The Panentheist is saying all things are in part in God and make up who He is. Thus removal of anything somehow diminishes who God is. He is no longer the creator of all things He is a part of His creation.
God is everywhere but He is neither “In all things” or all things “in Him.” He is above His creation yet imminent to it.
More clear?

I think it’s man’s rejection of God’s government of Love that brings God’s wrath. I think in most cases it’s simply God permitting Satan to have free reign.

I merely quoted some verses that refer to God’s wrath. I’m not the one who wrote those verses. When the dust settles, I believe we will understand a lot more than we do now.

I believe in a loving God; one I’ll admit I don’t always understand. I try to comprehend the world in light of what the bible says, just like you and everyone else here at spectrum. I stop short at blaming God for the woes of the world. We don’t always know what God’s grievances are.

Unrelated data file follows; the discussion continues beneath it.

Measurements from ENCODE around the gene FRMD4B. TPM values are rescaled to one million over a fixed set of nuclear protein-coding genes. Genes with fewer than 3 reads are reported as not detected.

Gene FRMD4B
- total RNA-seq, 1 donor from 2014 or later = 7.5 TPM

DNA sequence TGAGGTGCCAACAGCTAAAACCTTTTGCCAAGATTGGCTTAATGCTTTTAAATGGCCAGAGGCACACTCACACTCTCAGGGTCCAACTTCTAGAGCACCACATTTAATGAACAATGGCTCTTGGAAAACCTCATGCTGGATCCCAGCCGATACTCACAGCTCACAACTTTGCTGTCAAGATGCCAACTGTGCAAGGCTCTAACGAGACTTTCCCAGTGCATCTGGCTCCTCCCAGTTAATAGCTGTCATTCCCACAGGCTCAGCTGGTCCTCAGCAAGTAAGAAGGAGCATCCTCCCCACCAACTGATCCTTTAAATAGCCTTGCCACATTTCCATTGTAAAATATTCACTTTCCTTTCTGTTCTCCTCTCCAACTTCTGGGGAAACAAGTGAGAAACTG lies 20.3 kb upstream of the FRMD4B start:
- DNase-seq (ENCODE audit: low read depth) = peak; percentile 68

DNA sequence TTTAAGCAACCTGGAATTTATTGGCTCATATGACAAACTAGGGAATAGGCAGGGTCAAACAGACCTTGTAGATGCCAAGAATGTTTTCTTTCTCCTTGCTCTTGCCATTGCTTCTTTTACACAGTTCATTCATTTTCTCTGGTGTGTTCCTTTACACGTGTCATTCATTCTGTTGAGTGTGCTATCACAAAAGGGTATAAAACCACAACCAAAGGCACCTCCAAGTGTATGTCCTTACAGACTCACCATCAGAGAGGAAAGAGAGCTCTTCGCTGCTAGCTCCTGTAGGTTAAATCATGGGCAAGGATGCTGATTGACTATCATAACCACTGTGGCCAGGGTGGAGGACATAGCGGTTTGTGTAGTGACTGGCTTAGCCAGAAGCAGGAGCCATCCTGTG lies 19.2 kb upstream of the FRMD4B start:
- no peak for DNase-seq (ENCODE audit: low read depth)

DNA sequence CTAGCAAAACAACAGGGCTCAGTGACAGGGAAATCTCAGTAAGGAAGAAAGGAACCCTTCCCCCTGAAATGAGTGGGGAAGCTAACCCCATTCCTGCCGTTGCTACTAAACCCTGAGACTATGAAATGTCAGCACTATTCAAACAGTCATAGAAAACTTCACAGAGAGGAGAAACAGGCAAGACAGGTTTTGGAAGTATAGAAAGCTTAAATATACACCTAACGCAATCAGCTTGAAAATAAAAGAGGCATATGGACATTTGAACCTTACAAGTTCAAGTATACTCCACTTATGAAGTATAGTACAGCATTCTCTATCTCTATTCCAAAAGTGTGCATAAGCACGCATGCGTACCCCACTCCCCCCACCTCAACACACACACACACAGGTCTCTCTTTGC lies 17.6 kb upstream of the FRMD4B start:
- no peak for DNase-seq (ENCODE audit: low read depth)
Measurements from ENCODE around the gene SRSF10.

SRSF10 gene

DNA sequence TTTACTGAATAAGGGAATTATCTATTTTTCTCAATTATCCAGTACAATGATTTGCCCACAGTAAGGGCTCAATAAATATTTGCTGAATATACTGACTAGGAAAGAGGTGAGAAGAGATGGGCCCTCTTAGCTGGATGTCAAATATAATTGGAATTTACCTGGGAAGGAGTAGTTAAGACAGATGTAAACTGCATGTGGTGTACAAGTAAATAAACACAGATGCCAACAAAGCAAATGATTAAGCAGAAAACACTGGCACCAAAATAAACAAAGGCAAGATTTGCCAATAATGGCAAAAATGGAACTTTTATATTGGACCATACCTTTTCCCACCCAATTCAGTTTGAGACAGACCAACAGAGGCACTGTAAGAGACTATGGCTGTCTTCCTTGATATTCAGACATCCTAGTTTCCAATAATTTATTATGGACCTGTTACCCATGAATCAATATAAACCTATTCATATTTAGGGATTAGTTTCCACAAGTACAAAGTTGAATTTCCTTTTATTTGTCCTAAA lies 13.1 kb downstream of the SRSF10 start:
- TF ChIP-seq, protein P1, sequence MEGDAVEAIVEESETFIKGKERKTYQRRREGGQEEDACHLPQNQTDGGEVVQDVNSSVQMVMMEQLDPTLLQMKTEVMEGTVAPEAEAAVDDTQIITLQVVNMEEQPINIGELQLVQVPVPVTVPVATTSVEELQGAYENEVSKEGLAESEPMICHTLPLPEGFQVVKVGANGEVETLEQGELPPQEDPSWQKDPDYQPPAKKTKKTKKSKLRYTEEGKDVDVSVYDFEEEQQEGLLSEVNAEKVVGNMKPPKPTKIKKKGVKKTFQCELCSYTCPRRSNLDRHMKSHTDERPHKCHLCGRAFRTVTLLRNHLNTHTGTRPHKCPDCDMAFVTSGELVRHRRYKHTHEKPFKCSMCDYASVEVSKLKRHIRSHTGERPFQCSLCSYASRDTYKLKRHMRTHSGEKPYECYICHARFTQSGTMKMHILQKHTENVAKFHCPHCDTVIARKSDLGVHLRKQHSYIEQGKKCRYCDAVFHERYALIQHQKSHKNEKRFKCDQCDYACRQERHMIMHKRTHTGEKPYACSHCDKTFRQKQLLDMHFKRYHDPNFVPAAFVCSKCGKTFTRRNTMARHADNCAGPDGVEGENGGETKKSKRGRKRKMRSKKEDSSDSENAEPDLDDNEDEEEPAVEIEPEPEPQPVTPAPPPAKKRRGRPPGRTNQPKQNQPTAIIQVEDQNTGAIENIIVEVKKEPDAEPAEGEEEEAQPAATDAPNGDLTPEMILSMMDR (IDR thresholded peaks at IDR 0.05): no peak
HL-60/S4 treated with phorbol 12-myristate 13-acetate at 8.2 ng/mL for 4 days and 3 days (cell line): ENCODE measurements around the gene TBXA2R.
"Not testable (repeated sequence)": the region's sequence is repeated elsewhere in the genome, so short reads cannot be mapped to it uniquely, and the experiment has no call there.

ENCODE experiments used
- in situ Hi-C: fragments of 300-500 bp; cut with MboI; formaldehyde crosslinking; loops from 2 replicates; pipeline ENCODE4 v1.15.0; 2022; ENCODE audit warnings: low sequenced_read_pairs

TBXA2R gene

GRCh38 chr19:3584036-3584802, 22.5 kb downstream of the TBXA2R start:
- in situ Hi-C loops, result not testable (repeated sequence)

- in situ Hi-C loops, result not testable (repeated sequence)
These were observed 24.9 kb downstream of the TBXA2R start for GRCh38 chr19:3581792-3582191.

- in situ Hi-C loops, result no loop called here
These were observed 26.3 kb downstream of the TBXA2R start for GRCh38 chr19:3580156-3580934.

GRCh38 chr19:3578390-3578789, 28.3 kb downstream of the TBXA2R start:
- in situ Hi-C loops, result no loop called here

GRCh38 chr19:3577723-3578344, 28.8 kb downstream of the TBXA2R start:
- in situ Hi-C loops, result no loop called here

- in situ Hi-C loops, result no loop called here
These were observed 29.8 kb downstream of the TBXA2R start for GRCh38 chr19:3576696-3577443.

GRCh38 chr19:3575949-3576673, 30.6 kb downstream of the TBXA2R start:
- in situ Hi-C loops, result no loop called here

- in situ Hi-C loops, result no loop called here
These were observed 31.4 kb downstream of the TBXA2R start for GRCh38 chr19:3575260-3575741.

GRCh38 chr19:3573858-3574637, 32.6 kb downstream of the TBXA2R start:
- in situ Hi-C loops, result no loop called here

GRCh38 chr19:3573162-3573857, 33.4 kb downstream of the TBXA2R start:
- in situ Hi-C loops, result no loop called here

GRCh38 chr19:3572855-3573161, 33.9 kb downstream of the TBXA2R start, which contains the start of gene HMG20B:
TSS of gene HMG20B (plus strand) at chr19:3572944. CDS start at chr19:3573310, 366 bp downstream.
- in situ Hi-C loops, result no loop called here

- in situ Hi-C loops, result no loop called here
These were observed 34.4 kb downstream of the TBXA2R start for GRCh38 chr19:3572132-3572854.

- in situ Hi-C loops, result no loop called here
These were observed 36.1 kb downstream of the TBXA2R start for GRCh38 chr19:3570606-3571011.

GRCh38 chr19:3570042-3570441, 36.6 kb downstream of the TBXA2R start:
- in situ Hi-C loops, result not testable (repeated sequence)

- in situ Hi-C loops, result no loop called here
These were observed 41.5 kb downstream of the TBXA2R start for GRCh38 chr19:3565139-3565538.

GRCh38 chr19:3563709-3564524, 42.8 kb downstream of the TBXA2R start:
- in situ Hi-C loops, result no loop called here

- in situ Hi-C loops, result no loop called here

The possible explanation I gave was in reply to your question about God’s SILENCE - that maybe God’s silence is due to His anger. That’s all I was saying.

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Immenent – yes, God is always near, close by his creation, among.
Same as Panentheism.

Not really, but if it works for you fine.